The amount of data used and stored within your organization is growing at an exponential rate; it’s the nature of data. However, along with the growth of that data, comes the added responsibility of identifying and securing sensitive information that is stored within your organization, whether it is in a structured or unstructured format.

Sensitive data in today’s world includes Cardholder data, Personally Identifiable Information, Financial Information, and Health information. We are also seeing the evolution of sensitive information to include location data, genetic and biometric data too.

This is all well and good, but what happens when there is information within your data that appears to be sensitive information, but actually isn’t? How do you differentiate between what is legitimate sensitive information and what is data that may be masquerading as sensitive data?

This is where I will introduce the term ‘False Positive’, which can be defined (by Google dictionary) as follows:


noun: false positive; plural noun: false positives

  1. a test result that wrongly indicates that a particular condition or attribute is present.

When discovering sensitive data within your organization’s structured and unstructured information repositories, there is always a possibility that data may incorrectly match types of data you are searching for.

After all, strings of numbers and characters appear throughout computer systems and the combinations of these all have the potential to match sensitive data formats. One can also often encounter seemingly legitimate matches that are actually a False Positive in the context for which you are searching.

Target types

If we look a little deeper into this issue, we can also see that different numbers and concentrations of False Positives can occur according to the target data repository you are scanning, along with locations within the specific repositories.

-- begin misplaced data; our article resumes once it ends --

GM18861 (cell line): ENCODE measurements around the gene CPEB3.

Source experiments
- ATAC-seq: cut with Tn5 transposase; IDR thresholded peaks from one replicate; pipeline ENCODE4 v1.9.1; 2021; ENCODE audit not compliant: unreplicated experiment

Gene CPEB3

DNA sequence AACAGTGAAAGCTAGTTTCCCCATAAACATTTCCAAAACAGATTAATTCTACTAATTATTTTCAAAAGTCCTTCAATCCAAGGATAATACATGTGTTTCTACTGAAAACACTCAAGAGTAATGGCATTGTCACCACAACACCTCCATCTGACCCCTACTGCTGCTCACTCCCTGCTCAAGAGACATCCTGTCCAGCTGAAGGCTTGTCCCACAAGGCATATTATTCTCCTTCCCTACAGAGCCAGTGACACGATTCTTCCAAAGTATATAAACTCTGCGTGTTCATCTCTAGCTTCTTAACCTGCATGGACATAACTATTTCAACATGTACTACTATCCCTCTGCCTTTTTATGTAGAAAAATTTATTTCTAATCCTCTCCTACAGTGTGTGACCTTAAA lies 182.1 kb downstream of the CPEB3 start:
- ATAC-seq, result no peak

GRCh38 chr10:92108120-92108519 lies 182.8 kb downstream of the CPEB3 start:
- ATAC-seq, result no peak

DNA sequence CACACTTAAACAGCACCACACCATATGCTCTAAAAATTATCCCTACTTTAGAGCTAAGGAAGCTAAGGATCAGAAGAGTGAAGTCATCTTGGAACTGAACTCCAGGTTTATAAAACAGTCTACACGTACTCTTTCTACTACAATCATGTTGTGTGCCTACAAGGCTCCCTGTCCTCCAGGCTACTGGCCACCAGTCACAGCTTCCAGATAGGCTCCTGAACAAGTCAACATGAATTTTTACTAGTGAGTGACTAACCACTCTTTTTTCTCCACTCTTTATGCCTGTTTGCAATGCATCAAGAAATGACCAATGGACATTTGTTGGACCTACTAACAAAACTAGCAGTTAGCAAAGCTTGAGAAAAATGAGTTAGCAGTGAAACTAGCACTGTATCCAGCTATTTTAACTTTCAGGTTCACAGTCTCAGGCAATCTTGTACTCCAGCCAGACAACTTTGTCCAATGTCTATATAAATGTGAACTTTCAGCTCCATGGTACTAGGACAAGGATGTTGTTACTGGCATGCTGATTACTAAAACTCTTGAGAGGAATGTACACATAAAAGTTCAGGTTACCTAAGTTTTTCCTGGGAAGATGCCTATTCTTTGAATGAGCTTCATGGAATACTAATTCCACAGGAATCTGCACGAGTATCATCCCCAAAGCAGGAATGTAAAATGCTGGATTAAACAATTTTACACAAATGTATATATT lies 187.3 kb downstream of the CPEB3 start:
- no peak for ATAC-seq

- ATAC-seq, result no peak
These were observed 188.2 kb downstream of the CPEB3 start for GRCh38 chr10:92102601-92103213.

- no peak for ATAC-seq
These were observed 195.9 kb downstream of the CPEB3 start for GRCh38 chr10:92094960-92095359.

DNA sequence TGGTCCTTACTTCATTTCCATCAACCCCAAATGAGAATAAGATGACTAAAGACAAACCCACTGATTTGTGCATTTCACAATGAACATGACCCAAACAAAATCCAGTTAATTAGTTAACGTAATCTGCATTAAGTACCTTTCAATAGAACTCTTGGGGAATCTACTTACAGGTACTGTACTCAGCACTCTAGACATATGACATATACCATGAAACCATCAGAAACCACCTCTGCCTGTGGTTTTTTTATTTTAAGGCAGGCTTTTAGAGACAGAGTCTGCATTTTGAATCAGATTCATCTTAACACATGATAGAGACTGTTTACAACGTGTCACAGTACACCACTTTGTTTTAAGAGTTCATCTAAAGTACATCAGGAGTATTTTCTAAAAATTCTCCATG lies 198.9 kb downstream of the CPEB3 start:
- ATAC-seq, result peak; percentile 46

For example, you may find differences in False Positives across your workstations, servers or user mailboxes within your environment. Furthermore, you may discover False Positives in a file location within a workstation, such as the applications directory, whereas you may see False Positives appearing in the email signatures within emails in your user mailboxes.

The above examples are just a small sample of where False Positives can be identified when performing a forensic search for sensitive data within your organization. This sample multiplied across many systems and locations housing your data can adversely affect your ability to discern the actual sensitive data which you are trying to identify, from the False Positives within your target data repositories.

So, how do you address this and ensure you don’t spend your valuable time combing through large numbers of False Positives to get to the real sensitive data?

You use a tool that:

  • Employs False Positive mitigation techniques from the start of your sensitive data discovery.
  • Provides pre-built, complex matching patterns that account for algorithms, checksums and ranges within a wide variety of Data Types.
  • Checks against already known False Positives and Test Data patterns across a wide variety of target data repository types, from a workstation, server, network storage, and email, to the database and cloud-based targets.
  • Identifies and checks the context of potential matches to determine the certainty of a match being a True Positive instead of a False Positive.
  • Continuously updates and improves the existing patterns and data types within the tool to make them more efficient and in-sync with today’s data type formats.
  • Continuously adds new data types to allow you to search for increasingly complex and unique data types within your data repositories.
  • Allows the customisation of data types and patterns to adapt to data specific to your organization.

Author: Simon Davey

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